Tuition, also known as "nominal tuition" or "sticker price," continues to climb at U.S. law schools. The following chart reflects the average nominal tuition prices for each category over 21 years, from 1997 to 2017, for all ABA-Approved law schools.
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Inflation has been a factor in rising law school prices, but law school tuition increases exceed the inflation rate between 1997 and 2017. In 1997, the average private school tuition was $18,726 (1997 dollars), which would have cost a student $28,596 in 2017. Instead, average tuition was $46,329 (2017 dollars). In other words, private law school was 1.62 times as expensive in 2017 as it was in 1997 after adjusting for inflation.
In 1997, the average public school tuition was $6,521 (1997 dollars) for residents, which would have cost a student $9,958 in 2017. Instead, average tuition was $26,425 (2017 dollars) for residents. In other words, public school was 2.65 times as expensive in 2017 as it was in 1997 after adjusting for inflation.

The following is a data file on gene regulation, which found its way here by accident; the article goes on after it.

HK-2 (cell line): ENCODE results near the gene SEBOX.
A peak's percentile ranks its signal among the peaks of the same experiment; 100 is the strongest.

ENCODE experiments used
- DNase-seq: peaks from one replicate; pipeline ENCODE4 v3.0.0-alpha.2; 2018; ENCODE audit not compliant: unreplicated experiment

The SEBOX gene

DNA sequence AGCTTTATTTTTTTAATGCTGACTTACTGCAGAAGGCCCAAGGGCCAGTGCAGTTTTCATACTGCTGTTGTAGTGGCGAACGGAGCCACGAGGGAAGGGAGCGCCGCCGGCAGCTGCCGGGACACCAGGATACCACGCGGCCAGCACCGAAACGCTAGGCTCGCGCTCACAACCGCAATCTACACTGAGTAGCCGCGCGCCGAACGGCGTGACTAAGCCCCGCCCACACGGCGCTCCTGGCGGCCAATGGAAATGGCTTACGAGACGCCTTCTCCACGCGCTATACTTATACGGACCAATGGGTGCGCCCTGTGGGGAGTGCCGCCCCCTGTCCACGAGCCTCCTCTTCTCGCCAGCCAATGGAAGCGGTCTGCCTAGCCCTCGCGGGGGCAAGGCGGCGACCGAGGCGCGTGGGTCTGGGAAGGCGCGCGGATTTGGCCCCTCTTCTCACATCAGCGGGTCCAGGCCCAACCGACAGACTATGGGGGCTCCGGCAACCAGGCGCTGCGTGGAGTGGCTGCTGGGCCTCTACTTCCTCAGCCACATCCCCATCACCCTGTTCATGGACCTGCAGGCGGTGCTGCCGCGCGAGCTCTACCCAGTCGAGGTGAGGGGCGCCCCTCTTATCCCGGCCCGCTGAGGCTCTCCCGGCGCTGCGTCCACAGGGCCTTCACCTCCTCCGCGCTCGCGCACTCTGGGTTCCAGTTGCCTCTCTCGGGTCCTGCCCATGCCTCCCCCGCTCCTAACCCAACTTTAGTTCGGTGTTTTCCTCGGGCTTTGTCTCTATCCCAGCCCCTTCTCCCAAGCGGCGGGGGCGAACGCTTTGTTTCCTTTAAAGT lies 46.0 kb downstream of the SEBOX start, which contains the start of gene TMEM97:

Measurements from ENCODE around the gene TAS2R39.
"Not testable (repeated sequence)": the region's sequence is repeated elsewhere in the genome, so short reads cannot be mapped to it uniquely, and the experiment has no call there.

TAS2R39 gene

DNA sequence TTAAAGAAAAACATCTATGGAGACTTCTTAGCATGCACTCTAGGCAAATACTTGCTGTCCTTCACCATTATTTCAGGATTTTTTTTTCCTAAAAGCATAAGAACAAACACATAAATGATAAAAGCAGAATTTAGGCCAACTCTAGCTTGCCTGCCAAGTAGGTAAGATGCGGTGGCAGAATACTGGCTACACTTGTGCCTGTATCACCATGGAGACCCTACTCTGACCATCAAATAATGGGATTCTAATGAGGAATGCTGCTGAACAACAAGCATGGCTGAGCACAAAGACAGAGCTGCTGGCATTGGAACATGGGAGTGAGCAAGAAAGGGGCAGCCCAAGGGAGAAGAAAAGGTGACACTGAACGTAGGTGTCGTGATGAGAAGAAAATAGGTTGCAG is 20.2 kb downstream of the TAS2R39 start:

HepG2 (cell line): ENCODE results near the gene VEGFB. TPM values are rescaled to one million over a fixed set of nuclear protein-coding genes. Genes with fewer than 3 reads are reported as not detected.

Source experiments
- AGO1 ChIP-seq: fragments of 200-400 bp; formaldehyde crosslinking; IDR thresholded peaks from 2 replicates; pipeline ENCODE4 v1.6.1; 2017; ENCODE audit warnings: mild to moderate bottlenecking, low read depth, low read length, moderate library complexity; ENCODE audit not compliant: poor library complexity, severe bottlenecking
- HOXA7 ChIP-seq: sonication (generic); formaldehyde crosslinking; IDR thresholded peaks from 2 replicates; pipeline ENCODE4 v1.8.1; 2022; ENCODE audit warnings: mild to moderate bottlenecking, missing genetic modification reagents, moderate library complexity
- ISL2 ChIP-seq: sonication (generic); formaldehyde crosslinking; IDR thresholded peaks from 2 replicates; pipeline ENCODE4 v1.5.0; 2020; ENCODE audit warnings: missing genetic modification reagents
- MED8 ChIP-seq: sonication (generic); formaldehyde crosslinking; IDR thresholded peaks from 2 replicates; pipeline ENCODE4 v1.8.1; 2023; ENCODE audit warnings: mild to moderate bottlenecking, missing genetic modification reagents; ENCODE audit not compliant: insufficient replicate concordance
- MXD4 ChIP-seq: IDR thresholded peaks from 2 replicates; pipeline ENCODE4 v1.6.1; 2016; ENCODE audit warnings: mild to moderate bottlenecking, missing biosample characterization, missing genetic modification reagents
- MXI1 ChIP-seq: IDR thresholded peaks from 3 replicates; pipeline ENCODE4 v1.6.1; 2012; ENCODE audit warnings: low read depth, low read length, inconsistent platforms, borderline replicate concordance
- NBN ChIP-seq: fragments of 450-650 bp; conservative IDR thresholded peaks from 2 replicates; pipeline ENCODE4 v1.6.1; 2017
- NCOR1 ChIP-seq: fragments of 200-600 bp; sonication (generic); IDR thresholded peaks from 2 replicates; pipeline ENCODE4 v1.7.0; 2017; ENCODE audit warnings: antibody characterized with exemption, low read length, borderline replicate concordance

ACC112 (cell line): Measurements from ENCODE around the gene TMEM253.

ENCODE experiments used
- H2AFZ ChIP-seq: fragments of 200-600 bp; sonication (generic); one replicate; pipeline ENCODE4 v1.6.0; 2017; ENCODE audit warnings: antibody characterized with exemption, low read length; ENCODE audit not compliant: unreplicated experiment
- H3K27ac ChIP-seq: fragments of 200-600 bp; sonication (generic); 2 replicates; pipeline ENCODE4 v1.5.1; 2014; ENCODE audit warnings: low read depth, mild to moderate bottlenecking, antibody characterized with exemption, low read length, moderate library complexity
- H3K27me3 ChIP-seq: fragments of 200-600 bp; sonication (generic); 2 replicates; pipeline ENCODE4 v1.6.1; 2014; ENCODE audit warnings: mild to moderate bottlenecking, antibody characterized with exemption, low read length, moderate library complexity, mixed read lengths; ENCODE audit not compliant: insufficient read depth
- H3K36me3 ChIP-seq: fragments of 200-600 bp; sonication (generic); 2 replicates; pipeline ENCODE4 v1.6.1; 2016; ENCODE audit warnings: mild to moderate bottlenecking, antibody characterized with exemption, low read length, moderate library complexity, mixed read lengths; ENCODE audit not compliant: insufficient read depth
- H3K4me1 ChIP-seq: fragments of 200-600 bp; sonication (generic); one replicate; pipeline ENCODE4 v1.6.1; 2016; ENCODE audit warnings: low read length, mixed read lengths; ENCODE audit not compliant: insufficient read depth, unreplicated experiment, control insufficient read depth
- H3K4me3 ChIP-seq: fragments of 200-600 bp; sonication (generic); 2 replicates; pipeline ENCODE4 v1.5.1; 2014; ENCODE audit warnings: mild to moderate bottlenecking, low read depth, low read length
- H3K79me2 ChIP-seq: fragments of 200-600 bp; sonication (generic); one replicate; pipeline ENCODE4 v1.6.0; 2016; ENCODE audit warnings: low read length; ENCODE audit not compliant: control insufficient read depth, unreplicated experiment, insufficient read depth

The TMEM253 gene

About the Data
Nationwide averages from 1985 to 2013 come from the American Bar Association. Starting in 2014, LST calculates the nationwide average from individual schools, using data the schools reported to the American Bar Association. LST uses the Consumer Price Index (CPI-U) for inflation, which covers 89% of the total U.S. population. For an explanation of various indices to compare tuition over time, see this paper. LST uses normal averages rather than weighted averages for the nationwide averages in 2014 and later. The ABA uses normal averages from 1985 to 2013.